One may have seen pictures of Bhutan's Taktsang Monastery impossibly perched upon a cliff. As impressive as that monastery is, it turns out it is not unique. China too has its fair share of impressive monasteries - including the Fanjingshan Monastery - that could just be the most extremely perched monastery in the world.

One of the problems with lists like "Seven New Wonders of the World" is that there are so many that should be on the list but just aren't - and can't because of the limitation of the number. The Hanging Temple is one of the world's best-forgotten wonders.


Three Unique Religions Monastery

It is also very ancient having been built over 1,500 years ago and is famous for having been built on a sheer precipice. But that is not the only thing that makes this temple special, it also combines three Chinese traditional philosophies - Buddhism, Taoism, and Confucianism.

  • Unique: Only Existing Temple That Combines Buddhism, Taoism, and Confucianism

The Hanging Monastery has served as more than just a monastery and temple in its time. Because it is fairly isolated, it has also served as a travel lodge so that weary travelers could rest along their way.

This is also why it accommodations the three religions. People of years ago were reluctant to stop at places that worshipped a different religion. By having three religions, more travelers could stop there.

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What To Know About The Hanging Temple

The Hanging Temple is also known by other names like Hengshan Hanging Temple, Hanging Monastery, or Xuankong Temple and is found in China's Shanxi Province. It is built into a cliff 75 meters or 246 feet above the ground.

  • Perched: On A Sheer Precipice

The temple is kept in place by oak crossbeams that are fitted into holes that have been chiseled into the cliffs. They go 2-3 meters or 7 to 10 feet deep into the rock. Amazingly these were added later on, the wooden pillars were added for preservation and safety.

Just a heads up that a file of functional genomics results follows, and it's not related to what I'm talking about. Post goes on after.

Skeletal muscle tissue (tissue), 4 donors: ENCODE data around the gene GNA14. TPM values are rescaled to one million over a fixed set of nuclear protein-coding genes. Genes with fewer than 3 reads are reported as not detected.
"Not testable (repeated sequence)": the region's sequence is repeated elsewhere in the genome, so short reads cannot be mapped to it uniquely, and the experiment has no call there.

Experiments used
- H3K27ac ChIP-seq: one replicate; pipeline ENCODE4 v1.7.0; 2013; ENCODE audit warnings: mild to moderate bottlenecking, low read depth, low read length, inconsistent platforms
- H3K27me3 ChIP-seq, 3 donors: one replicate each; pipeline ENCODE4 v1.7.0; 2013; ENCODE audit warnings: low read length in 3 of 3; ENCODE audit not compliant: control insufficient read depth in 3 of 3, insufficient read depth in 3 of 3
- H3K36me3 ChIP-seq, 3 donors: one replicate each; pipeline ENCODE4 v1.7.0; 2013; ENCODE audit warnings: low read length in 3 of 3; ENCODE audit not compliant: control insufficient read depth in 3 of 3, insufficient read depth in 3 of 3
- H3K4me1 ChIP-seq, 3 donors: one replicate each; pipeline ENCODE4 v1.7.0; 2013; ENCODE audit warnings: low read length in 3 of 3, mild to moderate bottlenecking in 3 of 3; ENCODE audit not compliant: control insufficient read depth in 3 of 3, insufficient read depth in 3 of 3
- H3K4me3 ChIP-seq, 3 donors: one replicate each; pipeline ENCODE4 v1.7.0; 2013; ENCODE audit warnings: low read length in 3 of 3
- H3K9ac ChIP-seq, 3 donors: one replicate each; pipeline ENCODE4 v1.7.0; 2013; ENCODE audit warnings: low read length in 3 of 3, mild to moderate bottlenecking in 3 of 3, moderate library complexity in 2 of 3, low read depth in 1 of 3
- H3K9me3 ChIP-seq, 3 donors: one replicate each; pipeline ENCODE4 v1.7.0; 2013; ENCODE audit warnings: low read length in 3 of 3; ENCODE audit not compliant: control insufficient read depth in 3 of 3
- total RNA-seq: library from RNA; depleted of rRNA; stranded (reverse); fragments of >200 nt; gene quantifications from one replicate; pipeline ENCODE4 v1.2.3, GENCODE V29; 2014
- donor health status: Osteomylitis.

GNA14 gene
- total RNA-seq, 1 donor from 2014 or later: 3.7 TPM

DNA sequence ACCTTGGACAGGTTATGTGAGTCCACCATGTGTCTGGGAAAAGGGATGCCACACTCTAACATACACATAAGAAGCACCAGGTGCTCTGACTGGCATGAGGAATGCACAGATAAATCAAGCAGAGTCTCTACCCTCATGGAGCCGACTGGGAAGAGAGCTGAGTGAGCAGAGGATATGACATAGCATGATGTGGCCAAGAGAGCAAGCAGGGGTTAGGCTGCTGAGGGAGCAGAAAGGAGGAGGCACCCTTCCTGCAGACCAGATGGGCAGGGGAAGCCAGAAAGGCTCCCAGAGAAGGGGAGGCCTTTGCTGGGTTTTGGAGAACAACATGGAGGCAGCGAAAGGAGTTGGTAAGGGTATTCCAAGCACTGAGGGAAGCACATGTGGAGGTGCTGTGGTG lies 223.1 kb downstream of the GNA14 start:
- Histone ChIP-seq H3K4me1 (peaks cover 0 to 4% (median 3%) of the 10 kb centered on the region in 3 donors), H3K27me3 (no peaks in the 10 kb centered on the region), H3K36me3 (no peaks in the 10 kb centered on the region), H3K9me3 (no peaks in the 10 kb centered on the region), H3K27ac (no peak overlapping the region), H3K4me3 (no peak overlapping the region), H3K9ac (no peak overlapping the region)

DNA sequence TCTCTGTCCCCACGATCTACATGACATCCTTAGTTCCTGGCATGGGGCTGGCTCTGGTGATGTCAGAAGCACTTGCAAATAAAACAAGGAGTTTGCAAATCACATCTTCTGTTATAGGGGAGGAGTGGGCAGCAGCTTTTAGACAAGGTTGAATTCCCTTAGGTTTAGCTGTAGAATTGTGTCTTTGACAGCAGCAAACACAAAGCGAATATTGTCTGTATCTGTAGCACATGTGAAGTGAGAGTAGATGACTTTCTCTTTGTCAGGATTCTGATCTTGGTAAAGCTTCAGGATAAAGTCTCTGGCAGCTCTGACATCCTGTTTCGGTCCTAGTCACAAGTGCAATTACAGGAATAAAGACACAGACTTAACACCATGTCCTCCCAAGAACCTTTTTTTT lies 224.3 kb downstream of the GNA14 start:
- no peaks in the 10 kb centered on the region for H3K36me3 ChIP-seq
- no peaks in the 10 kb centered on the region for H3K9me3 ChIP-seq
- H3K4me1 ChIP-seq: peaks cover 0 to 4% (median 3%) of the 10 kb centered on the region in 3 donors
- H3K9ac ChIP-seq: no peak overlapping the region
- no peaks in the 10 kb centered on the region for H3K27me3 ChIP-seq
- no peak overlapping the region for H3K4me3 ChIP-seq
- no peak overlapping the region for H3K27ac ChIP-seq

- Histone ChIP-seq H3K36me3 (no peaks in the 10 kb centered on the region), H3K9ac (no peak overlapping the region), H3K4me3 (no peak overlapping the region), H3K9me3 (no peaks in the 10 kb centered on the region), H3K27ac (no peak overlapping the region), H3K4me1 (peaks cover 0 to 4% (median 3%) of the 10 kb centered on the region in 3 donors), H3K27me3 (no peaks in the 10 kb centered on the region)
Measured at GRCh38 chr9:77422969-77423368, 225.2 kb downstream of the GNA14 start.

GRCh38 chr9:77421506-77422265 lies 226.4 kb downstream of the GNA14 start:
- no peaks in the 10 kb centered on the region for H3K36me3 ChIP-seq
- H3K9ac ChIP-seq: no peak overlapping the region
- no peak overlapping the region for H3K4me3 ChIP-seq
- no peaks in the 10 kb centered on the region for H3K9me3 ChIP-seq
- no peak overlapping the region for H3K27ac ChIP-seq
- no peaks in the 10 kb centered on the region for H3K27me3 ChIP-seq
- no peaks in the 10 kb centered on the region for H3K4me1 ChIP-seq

The main supportive structure is hidden inside the bedrock. The temple is protected from rain erosion and sunlight by being in a small canyon basin and by hanging in the middle of the cliff under the prominent summit.

The reason why the monastery was built on such a precipice will come as a surprise to many - it wasn't primarily anti-banditry. Instead, it was anti-weathering. The unique position which it is in protects it from rainfall. The mountainside is dry and stable and being so high above the valley floor, it is protected from the dampness and accompanying rot from flooding and runoff erosion. Additionally, it is protected from wind erosion by being in a bay-shaped valley.

Legend has it that the construction of the temple was started by only one man, a monk named Liaoran. He is supposed to have started in 491 AD at the end of the Northern Wei dynasty.

Over its long lifetime, the temple has undergone many repairs and extensions.

The Layout of The Hanging Temple

The temple has some 40 halls and pavilions - all of which are built on the cliffs. And all of them are over 30 meters or 98 feet off the ground. The many pavilions are connected by dizzying plank roads against the sheer cliffs.

  • Structure: The Whole Temple is Wooden Framed

In the temple, one will find a grand total of around 80 religious statues - including statues of bronze, iron, terracotta, and stone. All are remarkably true-to-life. One of the most remarkable features of this site is the side-by-side sculptures of Laozi, Confucius, and Shakyamuni (these were the founders of the three main religions of China).

  • Length: 32 Meters In Total

The main parts of the Hanging Monastery are the two pavilions, the bridge, and its 40 halls.

  • The South Pavilion: Three-Story and Holds the Biggest Hall and Tallest Sculptures of the Temple (8 Meters or 26 Feet Long and 4 meters or 13 feet Wide)
  • The North Pavilion: Three-Story And Has The Three Statues of The Founders of The Three Religions (Confucius, Laozi, and Shakyamuni)
  • The Long Bridge: Connects The Two Pavilions - Around 10 Meters or 30 Feet Long

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Visiting The Hanging Temple

Visitors can visit the Hanging Temple any time of year, but the most popular season is from April to October. The winter season here (November to March) is long and freezing.

It is also recommended to visit early in the more as the number of visitors permits is only 80 at a time. So arrive early in the morning to avoid long wait times. Reckon on staying and touring for around 2 to 3 hours.

Opening Hours:

  • June to October: 8 am to 6 pm
  • November to July: 8:30 am to 5:30 pm

Most travelers visit the temple together with other attractions in Datong, such as Mt. Heng, the Yungang Grottoes, and Nine-Dragon Screen Wall. And can get a tour of the Hanging Temple.

Next: Sichuan, China: The Home Of Pandas And The Giant Buddha